12:00 AM, August 22, 2016 / LAST MODIFIED: 12:06 AM, August 22, 2016

Sometimes the sinner, always a saint!

Author: Ian Ogilvy || Reviewed By Towheed Feroze || Publisher: Constable, Price: Pound Sterling 20, Pages: 310

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It takes one TV series to make a cult hero out of someone; well, if you doubt it then ask Ian Ogilvy. Ian who? Right, for many reading this, the name is totally unknown and, honestly, I do not blame you. But if you call yourself a cult TV fanatic and happened to be an avid TV watcher in the late 70's, like this reviewer, then, this book is like a manna from heaven. 

For us, the quintessential late 70's TV adventure came in this format: tweed jacket wearing agile man with a steely resolve, driving a white Jaguar XJS and delivering that famous line, perhaps not with a raised eyebrow but with his own inimitable style: Simon Templar.

No, this is not Roger Moore though as a cult TV aficionado, I agree that if it hadn't been for good old Roger, Templar would just have remained an obscure late 1920's gentleman adventurer locked within the pages of crime fiction. 

Nope, Saint has transgressed boundaries and those who acted as Simon Templar found that life after playing the suave slightly infamous hero would never ever be the same. 

Ogilvy understands this and aptly calls his memoir, Once a Saint! 

But the book is not just about being the Saint; in fact it's about the life of a man whose entry into adulthood was marked by an adventure which would only be right for someone who would eventually go on to play the slightly unorthodox Simon Templar.           

As a young lad, growing up in an upper middle class British home, Ogilvy's father was instrumental in introducing the young man to the pleasures of the skin. It was of course a very elegant affair as the actor describes. 

One fine evening, his dad took him to an upmarket club and introduced Ian to a lovely lady. But apart from the father son mischief regarding growing up, what strikes the most is the very liberal social outlook in late 50's England when mixing with people from racially mixed backgrounds was frowned upon. 

Ogilvy describes the first woman, possibly from an African or West Indian background, as perfect with the complexion of 'Starbuck Latte'.  

The rise of Ogilvy as an actor is riveting as we find the variety of roles he played before getting the ultimate part of the Saint. 

In fact, some of his other films, The Sorcerers, Witch-finder General are also much appreciated among recherché film connoisseurs as lost gems from the sixties.

If Ogilvy to you means only one character then find these two movies, available free on You Tube.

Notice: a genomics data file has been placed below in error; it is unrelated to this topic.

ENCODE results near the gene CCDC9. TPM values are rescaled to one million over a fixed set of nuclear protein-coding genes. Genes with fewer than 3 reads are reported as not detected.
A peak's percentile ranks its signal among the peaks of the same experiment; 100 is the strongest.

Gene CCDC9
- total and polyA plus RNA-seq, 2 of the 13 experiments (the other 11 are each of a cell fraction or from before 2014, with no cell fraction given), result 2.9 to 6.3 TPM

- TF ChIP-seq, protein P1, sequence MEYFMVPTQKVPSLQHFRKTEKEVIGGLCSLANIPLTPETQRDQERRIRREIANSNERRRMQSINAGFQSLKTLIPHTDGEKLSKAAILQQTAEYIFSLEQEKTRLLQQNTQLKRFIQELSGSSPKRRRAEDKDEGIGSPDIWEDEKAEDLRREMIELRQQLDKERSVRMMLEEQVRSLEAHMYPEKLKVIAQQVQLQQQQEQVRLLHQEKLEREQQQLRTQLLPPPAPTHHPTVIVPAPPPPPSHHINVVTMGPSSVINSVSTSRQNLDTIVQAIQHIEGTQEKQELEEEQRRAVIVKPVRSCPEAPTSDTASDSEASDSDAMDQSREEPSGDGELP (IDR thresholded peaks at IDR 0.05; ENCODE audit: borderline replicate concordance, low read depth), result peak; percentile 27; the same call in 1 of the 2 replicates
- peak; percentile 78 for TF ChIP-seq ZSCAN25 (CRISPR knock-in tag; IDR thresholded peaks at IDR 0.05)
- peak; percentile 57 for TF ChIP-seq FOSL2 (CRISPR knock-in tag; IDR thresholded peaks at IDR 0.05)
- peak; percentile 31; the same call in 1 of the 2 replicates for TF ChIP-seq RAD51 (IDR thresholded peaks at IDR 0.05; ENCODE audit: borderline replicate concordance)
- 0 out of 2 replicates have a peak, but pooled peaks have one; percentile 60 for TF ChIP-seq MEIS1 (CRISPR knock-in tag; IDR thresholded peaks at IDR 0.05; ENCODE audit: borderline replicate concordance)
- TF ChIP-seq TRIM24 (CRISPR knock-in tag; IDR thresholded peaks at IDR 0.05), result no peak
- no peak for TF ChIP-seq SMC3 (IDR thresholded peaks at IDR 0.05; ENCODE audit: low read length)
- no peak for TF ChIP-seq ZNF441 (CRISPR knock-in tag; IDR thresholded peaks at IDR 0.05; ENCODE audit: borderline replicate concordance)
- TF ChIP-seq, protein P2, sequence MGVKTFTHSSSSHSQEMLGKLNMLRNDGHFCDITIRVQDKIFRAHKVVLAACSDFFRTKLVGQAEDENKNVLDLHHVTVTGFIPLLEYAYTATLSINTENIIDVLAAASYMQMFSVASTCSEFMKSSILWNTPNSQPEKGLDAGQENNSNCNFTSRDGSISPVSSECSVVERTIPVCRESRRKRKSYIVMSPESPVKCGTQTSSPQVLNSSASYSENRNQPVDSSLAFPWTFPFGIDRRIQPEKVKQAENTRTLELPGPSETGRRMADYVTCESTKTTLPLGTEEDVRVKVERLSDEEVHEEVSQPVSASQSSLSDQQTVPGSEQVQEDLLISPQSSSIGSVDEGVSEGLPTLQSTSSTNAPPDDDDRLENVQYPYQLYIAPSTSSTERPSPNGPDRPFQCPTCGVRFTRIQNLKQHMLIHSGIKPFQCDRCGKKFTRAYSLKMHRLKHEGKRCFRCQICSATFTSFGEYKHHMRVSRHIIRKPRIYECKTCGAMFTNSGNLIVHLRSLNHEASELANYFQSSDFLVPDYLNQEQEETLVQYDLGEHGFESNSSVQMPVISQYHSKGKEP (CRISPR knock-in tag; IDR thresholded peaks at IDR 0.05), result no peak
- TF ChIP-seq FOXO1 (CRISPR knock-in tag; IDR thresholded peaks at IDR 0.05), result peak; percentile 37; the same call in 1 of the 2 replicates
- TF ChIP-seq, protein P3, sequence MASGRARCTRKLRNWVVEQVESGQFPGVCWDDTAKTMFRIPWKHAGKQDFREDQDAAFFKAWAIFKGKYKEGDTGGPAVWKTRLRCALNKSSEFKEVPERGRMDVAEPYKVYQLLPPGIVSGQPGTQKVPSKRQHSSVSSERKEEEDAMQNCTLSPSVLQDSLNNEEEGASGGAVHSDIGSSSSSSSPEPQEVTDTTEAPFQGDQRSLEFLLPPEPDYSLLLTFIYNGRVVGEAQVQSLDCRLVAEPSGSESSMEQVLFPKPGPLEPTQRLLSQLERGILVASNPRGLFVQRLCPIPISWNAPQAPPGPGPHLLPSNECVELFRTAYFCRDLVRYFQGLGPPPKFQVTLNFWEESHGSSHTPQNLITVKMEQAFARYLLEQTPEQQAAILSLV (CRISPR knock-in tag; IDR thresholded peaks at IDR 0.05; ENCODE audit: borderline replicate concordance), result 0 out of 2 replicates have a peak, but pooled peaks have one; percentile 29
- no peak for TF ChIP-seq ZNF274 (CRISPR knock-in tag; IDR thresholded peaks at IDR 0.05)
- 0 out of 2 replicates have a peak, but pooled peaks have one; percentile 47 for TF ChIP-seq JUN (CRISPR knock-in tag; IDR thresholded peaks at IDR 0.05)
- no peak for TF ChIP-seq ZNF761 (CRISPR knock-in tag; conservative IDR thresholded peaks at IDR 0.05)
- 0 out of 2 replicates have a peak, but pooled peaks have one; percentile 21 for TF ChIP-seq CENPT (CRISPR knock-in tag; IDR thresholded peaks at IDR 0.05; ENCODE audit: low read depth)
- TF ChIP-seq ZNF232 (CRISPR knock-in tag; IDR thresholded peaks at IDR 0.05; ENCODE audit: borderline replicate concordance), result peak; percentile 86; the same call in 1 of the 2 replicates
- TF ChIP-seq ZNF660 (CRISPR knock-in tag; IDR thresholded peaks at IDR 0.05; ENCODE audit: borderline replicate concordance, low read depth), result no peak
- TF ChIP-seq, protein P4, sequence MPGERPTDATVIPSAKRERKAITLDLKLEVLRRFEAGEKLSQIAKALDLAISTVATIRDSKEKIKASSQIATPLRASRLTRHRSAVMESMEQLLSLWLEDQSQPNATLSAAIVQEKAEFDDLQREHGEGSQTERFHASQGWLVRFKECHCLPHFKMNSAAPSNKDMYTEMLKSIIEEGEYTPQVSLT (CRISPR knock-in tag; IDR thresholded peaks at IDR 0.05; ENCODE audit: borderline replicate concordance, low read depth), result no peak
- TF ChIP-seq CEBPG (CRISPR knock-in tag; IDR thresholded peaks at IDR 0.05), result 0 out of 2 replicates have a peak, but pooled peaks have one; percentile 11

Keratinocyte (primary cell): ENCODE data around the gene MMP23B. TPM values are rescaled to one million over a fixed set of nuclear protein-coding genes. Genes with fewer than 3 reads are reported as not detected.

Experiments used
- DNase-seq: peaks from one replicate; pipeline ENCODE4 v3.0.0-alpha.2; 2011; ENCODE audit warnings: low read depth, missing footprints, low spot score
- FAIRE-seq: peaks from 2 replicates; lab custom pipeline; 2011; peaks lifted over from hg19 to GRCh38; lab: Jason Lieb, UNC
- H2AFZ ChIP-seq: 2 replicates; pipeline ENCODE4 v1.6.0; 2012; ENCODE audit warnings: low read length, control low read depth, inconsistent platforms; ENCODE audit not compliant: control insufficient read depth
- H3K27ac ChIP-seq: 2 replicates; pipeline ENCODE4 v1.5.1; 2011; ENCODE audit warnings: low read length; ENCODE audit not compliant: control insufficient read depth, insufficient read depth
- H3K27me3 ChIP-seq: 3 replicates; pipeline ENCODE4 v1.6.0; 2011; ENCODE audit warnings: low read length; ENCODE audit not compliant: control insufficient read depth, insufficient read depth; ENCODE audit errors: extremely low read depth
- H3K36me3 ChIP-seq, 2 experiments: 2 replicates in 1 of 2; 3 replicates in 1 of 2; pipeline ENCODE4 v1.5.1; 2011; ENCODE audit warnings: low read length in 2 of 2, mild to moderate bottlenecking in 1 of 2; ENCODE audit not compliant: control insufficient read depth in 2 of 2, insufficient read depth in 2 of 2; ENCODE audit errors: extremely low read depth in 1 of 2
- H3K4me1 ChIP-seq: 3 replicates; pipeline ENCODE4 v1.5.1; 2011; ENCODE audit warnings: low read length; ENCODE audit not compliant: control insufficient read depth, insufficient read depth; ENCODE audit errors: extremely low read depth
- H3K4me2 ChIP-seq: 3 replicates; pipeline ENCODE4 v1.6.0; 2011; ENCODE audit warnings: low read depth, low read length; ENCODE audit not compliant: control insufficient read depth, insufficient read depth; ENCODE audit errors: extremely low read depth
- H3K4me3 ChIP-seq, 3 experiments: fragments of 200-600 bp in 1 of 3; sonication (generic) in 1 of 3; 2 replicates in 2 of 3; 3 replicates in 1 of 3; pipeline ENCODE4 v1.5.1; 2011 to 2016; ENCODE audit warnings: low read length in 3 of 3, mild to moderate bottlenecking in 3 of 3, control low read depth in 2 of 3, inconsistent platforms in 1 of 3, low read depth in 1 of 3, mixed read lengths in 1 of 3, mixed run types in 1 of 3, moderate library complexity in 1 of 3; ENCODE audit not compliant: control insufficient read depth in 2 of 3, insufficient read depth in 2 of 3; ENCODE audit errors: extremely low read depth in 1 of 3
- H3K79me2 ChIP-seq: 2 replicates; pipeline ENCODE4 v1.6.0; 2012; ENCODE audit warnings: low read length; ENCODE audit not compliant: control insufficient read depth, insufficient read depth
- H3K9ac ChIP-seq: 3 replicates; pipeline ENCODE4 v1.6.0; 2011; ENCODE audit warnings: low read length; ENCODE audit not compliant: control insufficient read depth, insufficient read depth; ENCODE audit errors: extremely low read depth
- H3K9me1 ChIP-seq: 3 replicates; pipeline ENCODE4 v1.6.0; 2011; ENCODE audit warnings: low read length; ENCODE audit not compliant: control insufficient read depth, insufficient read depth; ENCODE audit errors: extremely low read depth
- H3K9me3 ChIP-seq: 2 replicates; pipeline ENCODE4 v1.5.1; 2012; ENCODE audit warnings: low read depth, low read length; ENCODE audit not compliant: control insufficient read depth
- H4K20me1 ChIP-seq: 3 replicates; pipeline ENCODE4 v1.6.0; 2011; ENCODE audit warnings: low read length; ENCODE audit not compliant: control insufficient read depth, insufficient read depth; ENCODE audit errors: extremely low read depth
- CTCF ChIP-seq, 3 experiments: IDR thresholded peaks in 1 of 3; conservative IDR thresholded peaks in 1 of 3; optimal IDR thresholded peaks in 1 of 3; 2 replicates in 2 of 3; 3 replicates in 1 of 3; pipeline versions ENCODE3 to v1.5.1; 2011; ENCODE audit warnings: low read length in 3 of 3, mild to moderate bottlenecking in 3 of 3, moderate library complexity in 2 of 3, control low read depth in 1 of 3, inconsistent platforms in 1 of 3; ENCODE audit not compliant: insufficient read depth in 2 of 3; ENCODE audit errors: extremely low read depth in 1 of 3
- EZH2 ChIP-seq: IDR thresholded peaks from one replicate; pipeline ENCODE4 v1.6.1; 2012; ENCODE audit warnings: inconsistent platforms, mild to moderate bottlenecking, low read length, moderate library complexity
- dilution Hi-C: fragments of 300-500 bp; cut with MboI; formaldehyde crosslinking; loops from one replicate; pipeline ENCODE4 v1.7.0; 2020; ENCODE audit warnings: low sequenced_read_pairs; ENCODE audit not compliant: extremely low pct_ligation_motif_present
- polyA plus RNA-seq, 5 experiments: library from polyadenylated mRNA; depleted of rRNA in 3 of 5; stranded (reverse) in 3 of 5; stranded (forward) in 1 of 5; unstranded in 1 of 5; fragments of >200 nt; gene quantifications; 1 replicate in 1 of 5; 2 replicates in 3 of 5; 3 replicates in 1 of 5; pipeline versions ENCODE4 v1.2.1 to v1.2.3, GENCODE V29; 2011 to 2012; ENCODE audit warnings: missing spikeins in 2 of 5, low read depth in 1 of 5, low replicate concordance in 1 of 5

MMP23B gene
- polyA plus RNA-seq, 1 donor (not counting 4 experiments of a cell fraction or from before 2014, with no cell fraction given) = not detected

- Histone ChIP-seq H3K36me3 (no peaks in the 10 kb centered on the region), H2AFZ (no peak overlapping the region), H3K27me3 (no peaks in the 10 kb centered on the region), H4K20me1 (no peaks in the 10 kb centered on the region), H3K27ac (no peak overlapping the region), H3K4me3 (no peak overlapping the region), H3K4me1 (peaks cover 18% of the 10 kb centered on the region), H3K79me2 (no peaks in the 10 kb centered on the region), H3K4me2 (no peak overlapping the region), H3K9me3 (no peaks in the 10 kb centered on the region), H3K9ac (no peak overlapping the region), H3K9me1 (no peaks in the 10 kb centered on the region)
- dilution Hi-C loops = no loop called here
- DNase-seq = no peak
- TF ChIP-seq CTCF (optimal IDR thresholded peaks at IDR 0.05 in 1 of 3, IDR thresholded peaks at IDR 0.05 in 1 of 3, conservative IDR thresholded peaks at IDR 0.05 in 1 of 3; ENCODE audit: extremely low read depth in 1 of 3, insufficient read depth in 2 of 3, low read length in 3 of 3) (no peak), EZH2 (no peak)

Interestingly, when the offer for Saint came to him as a new series to be called Return of the Saint, he took it without any negotiation, as a result of which, in the end, he only got about sixty to seventy thousand Pounds for the entire twenty five episodes, twenty four hundred for each episode. 

But Ian has no regrets because as Saint he got as close to, as one could get, working for the small screen to experiencing the champagne, honey, exotic adventures typical of 007. 

After all, Templar was none other than Bond for the TV screen. 

Who knows what would have happened if someone in the late sixties decided to go into full length Saint films, supported by high budgets. 

In the memoir we find that on one occasion, Roger Moore dropped over at the set, had a whole night drinking session leaving all others completely zonked the following morning while he (Moore) moved about cheerfully as if he had a long night's quiet sleep. 

The character that would define this actor may not have made him rich, but according to Ian, it gave him the chance to live the actor's Shangri La, with shooting taking place in spectacular locations. 

Lest we forget, just like 007, Templar also had a new love interest in each episode, meaning Ian was in dream land. 

A compelling read, the book should have included more chapters on intriguing experiences during the filming of Return of the Saint. 

After all, no matter what Ian Ogilvy did later in life, for millions across the world, he remains the notorious Simon Templar. 

The ending of the book is especially thrilling with a touch of royalty thrown in. But for us, Simon Templar fans, it's only appropriate that the queen should meet not just one who has set the template of the British hero on the big screen but also the other who added that touch of English class on TV, topped with a delicious vice.

By the way, form the day when Ian's father took him to the swanky night club till a long period into adult life, women of all types managed to entice a saint, some for short others for longer periods. 

But despite being a married man now, somehow I feel, Ian Ogilvy can only pretend to be tamed……after all, if you have been Simon Templar, you will be a thrill seeker till God summons back his Saint….

The reviewer is an avid reader and occasional reviewer.    

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